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MREMAP(2)                  Linux Programmer's Manual                 MREMAP(2)

       mremap - re-map a virtual memory address

       #define _GNU_SOURCE
       #include <sys/mman.h>

       void *mremap(void *old_address, size_t old_size,
                    size_t new_size, int flags);

       mremap() expands (or shrinks) an existing memory mapping, potentially moving it at the same time (controlled by
       the flags argument and the available virtual address space).

       old_address is the old address of the virtual memory block that you want to  expand  (or  shrink).   Note  that
       old_address  has  to  be  page aligned.  old_size is the old size of the virtual memory block.  new_size is the
       requested size of the virtual memory block after the resize.

       In Linux the memory is divided into pages.  A user process has (one or) several linear virtual memory segments.
       Each  virtual  memory  segment has one or more mappings to real memory pages (in the page table).  Each virtual
       memory segment has its own protection (access rights), which may cause a segmentation violation if  the  memory
       is  accessed  incorrectly (e.g., writing to a read-only segment).  Accessing virtual memory outside of the seg-
       ments will also cause a segmentation violation.

       mremap() uses the Linux page table scheme.  mremap() changes the mapping between virtual addresses  and  memory
       pages.  This can be used to implement a very efficient realloc(3).

       The flags bit-mask argument may be 0, or include the following flag:

              By  default, if there is not sufficient space to expand a mapping at its current location, then mremap()
              fails.  If this flag is specified, then the kernel is permitted to relocate the mapping to a new virtual
              address,  if  necessary.  If the mapping is relocated, then absolute pointers into the old mapping loca-
              tion become invalid (offsets relative to the starting address of the mapping should be employed).

       MREMAP_FIXED (since Linux 2.3.31)
              This flag serves a similar purpose to the MAP_FIXED flag of mmap(2).  If this flag  is  specified,  then
              mremap()  accepts  a  fifth argument, void *new_address, which specifies a page-aligned address to which
              the mapping must be moved.  Any previous mapping at the  address  range  specified  by  new_address  and
              new_size is unmapped.  If MREMAP_FIXED is specified, then MREMAP_MAYMOVE must also be specified.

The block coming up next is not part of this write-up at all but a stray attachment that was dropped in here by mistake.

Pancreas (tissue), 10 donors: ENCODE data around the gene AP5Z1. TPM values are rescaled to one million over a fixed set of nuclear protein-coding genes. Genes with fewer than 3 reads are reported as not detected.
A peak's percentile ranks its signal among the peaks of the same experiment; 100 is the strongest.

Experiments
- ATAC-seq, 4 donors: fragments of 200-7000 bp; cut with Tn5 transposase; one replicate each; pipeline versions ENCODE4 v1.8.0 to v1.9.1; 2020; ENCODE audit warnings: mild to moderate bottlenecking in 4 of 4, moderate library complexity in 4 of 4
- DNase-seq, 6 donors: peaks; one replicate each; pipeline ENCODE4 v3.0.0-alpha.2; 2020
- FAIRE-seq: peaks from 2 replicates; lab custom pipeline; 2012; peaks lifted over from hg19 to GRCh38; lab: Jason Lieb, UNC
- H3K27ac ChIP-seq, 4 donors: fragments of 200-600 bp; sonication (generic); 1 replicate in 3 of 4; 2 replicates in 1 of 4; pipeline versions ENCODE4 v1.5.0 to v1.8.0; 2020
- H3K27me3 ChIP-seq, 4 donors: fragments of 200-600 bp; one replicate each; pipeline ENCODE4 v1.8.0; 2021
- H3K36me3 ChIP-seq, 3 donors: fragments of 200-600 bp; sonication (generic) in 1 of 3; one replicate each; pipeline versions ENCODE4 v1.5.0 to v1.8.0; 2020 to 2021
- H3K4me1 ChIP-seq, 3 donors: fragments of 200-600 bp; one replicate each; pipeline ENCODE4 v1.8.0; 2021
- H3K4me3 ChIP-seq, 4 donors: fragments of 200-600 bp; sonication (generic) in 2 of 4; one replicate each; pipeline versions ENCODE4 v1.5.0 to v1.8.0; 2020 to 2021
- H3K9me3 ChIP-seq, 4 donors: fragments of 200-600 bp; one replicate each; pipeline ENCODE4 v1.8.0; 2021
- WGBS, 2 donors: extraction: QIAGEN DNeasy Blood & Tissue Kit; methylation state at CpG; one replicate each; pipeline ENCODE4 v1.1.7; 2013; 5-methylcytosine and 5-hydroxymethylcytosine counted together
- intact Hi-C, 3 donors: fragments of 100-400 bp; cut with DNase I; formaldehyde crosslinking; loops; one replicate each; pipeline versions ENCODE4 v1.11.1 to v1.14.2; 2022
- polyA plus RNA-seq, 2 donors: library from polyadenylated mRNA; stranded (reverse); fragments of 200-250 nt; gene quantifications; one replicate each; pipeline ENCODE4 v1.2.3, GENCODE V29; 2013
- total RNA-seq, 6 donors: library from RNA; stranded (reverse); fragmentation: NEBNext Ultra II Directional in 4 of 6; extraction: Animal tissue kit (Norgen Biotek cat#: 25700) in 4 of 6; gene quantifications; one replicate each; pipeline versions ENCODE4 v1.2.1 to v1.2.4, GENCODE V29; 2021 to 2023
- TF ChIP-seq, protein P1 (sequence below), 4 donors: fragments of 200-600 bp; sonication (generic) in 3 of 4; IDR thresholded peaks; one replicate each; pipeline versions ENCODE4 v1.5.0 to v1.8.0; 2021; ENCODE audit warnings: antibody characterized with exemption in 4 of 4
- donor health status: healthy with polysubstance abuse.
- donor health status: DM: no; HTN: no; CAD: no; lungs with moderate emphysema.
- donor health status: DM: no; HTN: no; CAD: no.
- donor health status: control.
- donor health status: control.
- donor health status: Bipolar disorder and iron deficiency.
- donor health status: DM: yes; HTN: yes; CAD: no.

If  the  memory  segment specified by old_address and old_size is locked (using mlock(2) or similar), then this
       lock is maintained when the segment is resized and/or relocated.  As a consequence, the amount of memory locked
       by the process may change.

       On success mremap() returns a pointer to the new virtual memory area.  On error, the value MAP_FAILED (that is,
       (void *) -1) is returned, and errno is set appropriately.

       EAGAIN The caller tried to expand a memory segment that is locked, but this was not possible without  exceeding
              the RLIMIT_MEMLOCK resource limit.

       EFAULT "Segmentation  fault."  Some address in the range old_address to old_address+old_size is an invalid vir-
              tual memory address for this process.  You can also get EFAULT even if there exist mappings  that  cover
              the whole address space requested, but those mappings are of different types.

       EINVAL An  invalid  argument  was  given.  Possible causes are: old_address was not page aligned; a value other
              than MREMAP_MAYMOVE or MREMAP_FIXED was specified in flags; new_size was zero; new_size  or  new_address
              was  invalid;  or the new address range specified by new_address and new_size overlapped the old address
              range specified by old_address and old_size; or  MREMAP_FIXED  was  specified  without  also  specifying

       ENOMEM The  memory  area  cannot be expanded at the current virtual address, and the MREMAP_MAYMOVE flag is not
              set in flags.  Or, there is not enough (virtual) memory available.

       This call is Linux-specific, and should not be used in programs intended to be portable.

       Prior to version 2.4, glibc did not expose the definition of MREMAP_FIXED, and the prototype for  mremap()  did
       not allow for the new_address argument.

       brk(2), getpagesize(2), getrlimit(2), mlock(2), mmap(2), sbrk(2), malloc(3), realloc(3), feature_test_macros(7)

       Your favorite OS text book for more information on paged memory.  (Modern Operating Systems by Andrew  S.  Tan-
       nenbaum, Inside Linux by Randolf Bentson, The Design of the UNIX Operating System by Maurice J. Bach.)

       This  page  is part of release 3.22 of the Linux man-pages project.  A description of the project, and informa-
       tion about reporting bugs, can be found at

Linux                             2005-09-13                         MREMAP(2)